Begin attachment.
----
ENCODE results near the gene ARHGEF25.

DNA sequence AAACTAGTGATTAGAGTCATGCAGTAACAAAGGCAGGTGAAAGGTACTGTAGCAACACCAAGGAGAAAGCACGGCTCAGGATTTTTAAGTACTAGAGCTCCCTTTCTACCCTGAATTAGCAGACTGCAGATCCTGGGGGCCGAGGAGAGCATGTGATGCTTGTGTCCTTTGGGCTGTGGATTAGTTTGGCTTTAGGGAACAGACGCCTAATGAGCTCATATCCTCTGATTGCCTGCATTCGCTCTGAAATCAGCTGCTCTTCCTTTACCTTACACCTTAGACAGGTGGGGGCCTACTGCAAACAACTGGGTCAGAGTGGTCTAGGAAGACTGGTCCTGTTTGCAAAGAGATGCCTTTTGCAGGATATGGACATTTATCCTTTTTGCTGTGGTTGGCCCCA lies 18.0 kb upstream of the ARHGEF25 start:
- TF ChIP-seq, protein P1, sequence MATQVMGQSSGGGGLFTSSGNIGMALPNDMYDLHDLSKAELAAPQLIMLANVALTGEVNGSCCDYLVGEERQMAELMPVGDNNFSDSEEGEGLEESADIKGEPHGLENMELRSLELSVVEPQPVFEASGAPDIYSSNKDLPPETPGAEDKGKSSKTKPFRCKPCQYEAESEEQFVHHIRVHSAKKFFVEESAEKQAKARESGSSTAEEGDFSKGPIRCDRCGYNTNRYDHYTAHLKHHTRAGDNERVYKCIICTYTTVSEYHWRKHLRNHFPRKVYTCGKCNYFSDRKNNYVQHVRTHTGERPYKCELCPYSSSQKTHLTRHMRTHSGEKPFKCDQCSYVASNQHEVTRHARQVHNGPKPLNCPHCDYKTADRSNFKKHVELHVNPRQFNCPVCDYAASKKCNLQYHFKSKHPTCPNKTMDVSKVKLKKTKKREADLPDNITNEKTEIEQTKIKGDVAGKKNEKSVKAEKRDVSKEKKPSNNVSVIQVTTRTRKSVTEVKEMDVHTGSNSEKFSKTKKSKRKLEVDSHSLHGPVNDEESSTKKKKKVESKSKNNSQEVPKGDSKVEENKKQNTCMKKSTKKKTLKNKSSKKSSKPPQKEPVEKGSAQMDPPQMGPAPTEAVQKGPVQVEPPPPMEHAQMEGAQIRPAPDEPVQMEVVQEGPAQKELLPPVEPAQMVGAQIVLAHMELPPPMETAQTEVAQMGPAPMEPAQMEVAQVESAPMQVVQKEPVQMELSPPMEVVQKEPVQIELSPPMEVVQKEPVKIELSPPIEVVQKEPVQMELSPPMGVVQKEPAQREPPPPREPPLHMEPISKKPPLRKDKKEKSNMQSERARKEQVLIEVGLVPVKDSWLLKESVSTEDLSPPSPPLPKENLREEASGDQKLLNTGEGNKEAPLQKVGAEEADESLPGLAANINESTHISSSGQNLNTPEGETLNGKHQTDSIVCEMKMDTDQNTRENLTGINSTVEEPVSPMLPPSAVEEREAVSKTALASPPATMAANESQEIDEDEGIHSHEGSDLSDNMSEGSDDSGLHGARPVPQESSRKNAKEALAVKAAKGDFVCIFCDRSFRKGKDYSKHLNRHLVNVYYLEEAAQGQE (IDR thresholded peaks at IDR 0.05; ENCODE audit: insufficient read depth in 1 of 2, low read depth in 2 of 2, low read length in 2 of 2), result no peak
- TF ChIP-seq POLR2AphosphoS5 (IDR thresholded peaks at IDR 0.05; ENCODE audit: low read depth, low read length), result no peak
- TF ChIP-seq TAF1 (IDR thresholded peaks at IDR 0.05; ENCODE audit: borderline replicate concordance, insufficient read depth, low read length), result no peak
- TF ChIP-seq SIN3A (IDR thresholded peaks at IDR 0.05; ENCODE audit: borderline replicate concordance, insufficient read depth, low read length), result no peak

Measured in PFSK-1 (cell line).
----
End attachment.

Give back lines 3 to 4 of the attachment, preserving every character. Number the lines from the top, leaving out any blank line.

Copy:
- TF ChIP-seq, protein P1, sequence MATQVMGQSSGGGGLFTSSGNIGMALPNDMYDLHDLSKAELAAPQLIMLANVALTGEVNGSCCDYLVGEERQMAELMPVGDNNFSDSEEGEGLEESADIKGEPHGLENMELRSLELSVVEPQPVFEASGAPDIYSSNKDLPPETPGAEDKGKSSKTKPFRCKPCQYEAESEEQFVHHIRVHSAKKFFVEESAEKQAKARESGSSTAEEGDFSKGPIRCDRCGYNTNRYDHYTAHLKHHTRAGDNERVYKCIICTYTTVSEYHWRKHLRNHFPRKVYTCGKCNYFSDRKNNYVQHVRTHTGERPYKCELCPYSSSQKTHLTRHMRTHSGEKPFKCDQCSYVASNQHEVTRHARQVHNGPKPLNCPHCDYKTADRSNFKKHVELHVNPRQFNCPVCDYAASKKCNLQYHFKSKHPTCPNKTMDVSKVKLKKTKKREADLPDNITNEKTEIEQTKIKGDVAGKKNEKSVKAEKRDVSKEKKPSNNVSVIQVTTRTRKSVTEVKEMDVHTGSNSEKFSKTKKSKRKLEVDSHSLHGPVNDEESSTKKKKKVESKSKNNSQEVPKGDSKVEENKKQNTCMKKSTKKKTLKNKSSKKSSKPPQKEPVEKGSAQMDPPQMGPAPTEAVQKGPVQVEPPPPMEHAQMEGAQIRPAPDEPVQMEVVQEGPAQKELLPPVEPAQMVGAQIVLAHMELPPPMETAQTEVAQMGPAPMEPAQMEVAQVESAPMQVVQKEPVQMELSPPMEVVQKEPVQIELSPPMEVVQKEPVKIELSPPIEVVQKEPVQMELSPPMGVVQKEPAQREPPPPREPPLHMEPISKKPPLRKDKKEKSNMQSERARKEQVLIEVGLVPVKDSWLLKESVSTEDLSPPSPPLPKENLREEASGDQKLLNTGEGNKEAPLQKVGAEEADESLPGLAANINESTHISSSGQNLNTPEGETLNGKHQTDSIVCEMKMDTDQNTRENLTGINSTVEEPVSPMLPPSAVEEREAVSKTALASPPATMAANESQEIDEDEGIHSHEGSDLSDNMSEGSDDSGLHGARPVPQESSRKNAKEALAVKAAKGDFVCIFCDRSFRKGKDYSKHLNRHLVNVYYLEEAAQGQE (IDR thresholded peaks at IDR 0.05; ENCODE audit: insufficient read depth in 1 of 2, low read depth in 2 of 2, low read length in 2 of 2), result no peak
- TF ChIP-seq POLR2AphosphoS5 (IDR thresholded peaks at IDR 0.05; ENCODE audit: low read depth, low read length), result no peak